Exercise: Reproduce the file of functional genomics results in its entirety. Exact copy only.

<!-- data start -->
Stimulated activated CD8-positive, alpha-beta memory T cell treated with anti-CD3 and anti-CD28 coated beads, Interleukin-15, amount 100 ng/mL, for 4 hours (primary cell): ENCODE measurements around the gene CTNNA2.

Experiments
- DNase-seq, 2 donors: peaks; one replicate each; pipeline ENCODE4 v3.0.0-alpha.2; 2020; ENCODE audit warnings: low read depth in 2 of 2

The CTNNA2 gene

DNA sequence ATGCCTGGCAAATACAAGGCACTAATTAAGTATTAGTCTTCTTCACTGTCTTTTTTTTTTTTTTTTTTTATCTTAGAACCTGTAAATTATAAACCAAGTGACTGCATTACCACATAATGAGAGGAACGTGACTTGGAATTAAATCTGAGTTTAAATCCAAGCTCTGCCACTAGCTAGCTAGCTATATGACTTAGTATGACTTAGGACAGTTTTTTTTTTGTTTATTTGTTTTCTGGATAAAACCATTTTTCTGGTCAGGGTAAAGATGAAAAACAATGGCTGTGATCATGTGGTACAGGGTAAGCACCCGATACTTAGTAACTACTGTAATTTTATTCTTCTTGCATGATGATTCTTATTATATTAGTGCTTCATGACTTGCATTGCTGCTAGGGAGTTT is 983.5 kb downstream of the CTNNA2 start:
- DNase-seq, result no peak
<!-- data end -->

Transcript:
Stimulated activated CD8-positive, alpha-beta memory T cell treated with anti-CD3 and anti-CD28 coated beads, Interleukin-15, amount 100 ng/mL, for 4 hours (primary cell): ENCODE measurements around the gene CTNNA2.

Experiments
- DNase-seq, 2 donors: peaks; one replicate each; pipeline ENCODE4 v3.0.0-alpha.2; 2020; ENCODE audit warnings: low read depth in 2 of 2

The CTNNA2 gene

DNA sequence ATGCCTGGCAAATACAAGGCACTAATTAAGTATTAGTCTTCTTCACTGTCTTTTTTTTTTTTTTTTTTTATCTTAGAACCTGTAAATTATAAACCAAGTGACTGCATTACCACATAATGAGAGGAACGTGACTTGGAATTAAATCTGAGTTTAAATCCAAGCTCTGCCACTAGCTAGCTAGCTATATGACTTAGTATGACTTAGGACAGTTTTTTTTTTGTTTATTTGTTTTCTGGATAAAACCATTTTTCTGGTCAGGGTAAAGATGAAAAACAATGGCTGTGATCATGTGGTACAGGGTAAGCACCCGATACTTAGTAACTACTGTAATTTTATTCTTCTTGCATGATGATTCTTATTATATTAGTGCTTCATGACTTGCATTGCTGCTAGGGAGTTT is 983.5 kb downstream of the CTNNA2 start:
- DNase-seq, result no peak